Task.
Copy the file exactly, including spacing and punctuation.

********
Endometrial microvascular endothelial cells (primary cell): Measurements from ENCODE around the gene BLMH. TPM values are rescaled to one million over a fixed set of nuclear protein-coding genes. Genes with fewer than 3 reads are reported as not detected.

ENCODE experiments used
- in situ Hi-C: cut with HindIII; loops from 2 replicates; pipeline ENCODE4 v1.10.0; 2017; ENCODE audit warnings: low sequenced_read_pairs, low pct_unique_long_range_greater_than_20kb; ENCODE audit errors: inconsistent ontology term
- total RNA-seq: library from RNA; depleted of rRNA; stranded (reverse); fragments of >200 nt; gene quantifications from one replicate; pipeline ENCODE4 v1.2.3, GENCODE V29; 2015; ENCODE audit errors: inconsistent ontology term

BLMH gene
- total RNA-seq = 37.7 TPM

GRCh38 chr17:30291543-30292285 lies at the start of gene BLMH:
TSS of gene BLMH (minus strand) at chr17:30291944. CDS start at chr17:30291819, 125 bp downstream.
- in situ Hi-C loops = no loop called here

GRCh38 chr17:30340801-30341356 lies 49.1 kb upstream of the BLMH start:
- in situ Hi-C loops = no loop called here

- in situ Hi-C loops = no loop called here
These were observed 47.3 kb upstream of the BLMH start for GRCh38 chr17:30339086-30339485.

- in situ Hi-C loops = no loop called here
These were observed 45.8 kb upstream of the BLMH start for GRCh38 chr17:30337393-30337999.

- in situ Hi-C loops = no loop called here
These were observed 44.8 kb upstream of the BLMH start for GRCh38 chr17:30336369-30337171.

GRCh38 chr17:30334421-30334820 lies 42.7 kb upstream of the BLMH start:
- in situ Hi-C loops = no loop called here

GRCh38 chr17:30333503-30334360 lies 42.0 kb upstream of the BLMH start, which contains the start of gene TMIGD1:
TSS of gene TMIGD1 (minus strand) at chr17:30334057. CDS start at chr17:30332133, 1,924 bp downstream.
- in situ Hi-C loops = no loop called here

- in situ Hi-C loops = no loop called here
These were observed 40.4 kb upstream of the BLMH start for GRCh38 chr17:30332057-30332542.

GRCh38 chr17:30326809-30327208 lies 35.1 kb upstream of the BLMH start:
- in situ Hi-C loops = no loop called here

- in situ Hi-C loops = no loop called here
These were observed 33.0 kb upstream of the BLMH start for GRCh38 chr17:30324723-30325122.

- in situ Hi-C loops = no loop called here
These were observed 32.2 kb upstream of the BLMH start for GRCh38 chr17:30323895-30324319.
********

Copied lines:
Endometrial microvascular endothelial cells (primary cell): Measurements from ENCODE around the gene BLMH. TPM values are rescaled to one million over a fixed set of nuclear protein-coding genes. Genes with fewer than 3 reads are reported as not detected.

ENCODE experiments used
- in situ Hi-C: cut with HindIII; loops from 2 replicates; pipeline ENCODE4 v1.10.0; 2017; ENCODE audit warnings: low sequenced_read_pairs, low pct_unique_long_range_greater_than_20kb; ENCODE audit errors: inconsistent ontology term
- total RNA-seq: library from RNA; depleted of rRNA; stranded (reverse); fragments of >200 nt; gene quantifications from one replicate; pipeline ENCODE4 v1.2.3, GENCODE V29; 2015; ENCODE audit errors: inconsistent ontology term

BLMH gene
- total RNA-seq = 37.7 TPM

GRCh38 chr17:30291543-30292285 lies at the start of gene BLMH:
TSS of gene BLMH (minus strand) at chr17:30291944. CDS start at chr17:30291819, 125 bp downstream.
- in situ Hi-C loops = no loop called here

GRCh38 chr17:30340801-30341356 lies 49.1 kb upstream of the BLMH start:
- in situ Hi-C loops = no loop called here

- in situ Hi-C loops = no loop called here
These were observed 47.3 kb upstream of the BLMH start for GRCh38 chr17:30339086-30339485.

- in situ Hi-C loops = no loop called here
These were observed 45.8 kb upstream of the BLMH start for GRCh38 chr17:30337393-30337999.

- in situ Hi-C loops = no loop called here
These were observed 44.8 kb upstream of the BLMH start for GRCh38 chr17:30336369-30337171.

GRCh38 chr17:30334421-30334820 lies 42.7 kb upstream of the BLMH start:
- in situ Hi-C loops = no loop called here

GRCh38 chr17:30333503-30334360 lies 42.0 kb upstream of the BLMH start, which contains the start of gene TMIGD1:
TSS of gene TMIGD1 (minus strand) at chr17:30334057. CDS start at chr17:30332133, 1,924 bp downstream.
- in situ Hi-C loops = no loop called here

- in situ Hi-C loops = no loop called here
These were observed 40.4 kb upstream of the BLMH start for GRCh38 chr17:30332057-30332542.

GRCh38 chr17:30326809-30327208 lies 35.1 kb upstream of the BLMH start:
- in situ Hi-C loops = no loop called here

- in situ Hi-C loops = no loop called here
These were observed 33.0 kb upstream of the BLMH start for GRCh38 chr17:30324723-30325122.

- in situ Hi-C loops = no loop called here
These were observed 32.2 kb upstream of the BLMH start for GRCh38 chr17:30323895-30324319.